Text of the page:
Share components will generally be greater than the plan limit component because access to flood flows does not occur every year. In fact, over time, allocations will be forfeited because of the account management rules and a lack of opportunity to take water. Hence the share components are intended to allow the long-term average take to reach the component of the legal limit. For example, 100 share components may equate to a long-term average of 80 ML/year.

This is a concept that is common to all water sharing frameworks across the Basin.

Environmental and downstream outcomes

What are the predicted environmental outcomes following implementation of the NSW Floodplain Harvesting Policy?

The predicted environmental outcomes of licensing floodplain harvesting are directly related to how much growth in extraction there has been above legal limits. Where growth has occurred, the licensing process will result in water returning to the environment by reducing the amount that can be taken through floodplain harvesting. The benefits to downstream users and the environment are detailed in various resources available online. See the summary PDF, 195.54 KB and video on predicted environmental outcomes of implementation of the policy. Specific environmental outcomes as a result of implementing the policy are modelled for each valley. The reports available include Environmental Outcomes for Border Rivers valleyGwydir valley and Macquarie valley.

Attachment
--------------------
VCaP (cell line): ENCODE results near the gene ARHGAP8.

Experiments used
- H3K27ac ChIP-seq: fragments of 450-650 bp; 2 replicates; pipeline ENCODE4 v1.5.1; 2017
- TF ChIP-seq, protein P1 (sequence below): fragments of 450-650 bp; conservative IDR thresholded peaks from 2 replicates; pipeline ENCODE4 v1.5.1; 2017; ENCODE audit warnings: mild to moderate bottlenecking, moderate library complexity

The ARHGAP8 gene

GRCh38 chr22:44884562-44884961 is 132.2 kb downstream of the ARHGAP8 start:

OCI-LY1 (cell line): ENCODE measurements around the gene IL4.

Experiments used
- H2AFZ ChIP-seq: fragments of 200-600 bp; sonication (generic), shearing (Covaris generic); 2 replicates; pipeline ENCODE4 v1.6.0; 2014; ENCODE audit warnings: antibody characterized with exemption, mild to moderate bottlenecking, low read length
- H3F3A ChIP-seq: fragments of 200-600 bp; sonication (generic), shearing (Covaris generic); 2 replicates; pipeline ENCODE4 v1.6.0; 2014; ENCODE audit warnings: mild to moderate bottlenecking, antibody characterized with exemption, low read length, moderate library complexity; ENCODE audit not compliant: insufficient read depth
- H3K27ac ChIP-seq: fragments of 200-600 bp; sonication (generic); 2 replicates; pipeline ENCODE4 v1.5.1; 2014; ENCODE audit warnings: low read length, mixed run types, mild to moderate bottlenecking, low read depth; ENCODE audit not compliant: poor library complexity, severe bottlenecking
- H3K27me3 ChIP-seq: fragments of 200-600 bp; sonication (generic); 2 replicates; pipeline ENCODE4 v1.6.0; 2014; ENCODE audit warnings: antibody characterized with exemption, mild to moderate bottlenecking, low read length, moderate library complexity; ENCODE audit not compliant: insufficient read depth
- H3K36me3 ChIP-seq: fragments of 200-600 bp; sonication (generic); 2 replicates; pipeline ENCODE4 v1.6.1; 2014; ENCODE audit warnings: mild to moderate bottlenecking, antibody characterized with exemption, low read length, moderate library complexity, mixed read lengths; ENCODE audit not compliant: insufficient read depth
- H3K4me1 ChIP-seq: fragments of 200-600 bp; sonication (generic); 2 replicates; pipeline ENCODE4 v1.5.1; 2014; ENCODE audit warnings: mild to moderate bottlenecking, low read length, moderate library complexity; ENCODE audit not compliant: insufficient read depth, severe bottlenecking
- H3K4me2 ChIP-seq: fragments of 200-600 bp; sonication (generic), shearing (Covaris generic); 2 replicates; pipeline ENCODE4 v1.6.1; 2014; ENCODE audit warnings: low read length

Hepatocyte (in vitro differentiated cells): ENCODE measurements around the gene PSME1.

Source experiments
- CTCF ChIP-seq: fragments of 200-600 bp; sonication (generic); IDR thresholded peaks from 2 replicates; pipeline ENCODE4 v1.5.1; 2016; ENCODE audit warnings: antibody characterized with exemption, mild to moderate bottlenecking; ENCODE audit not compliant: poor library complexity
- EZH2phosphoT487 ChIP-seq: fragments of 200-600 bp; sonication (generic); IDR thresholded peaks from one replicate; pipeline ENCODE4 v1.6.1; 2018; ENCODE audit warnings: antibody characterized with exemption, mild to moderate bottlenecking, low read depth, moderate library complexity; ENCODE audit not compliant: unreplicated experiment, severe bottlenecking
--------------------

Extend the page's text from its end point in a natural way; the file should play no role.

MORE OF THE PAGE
How will we know if licensing of floodplain harvesting is having the desired environmental outcomes?

The department is developing a comprehensive environmental monitoring evaluation and reporting (MER) plan for the five northern Murray-Darling Basin valleys. The plan includes actions that will allow us to monitor the environmental and downstream impacts of implementing the NSW Floodplain Harvesting Policy. The plan will use information collected before and after implementation of the policy, including satellite imagery which can be used to track the changes on the floodplain. This provides us with a longer period to assess how the floodplain has changed and if management is achieving the desired outcomes set out in the legislation. MER will provide information for statutory 5-year and 10-year review and amendment of relevant water sharing plans and evaluation of the policy.

How do floodplain harvesting events in the northern Basin and cease-to-flow events in the Barwon-Darling River correlate?

It has been suggested that floodplain harvesting diversions cause, or at least contribute to, cease-to-flow events in the Barwon-Darling River. The department has analysed modelled daily floodplain harvesting diversions across the NSW Border Rivers, Gwydir and Namoi valleys from the last 30 years and compared these to observed flows at Walgett over the same period. These modelled diversions assume that no licensing framework is in place and there are no other floodplain harvesting restrictions.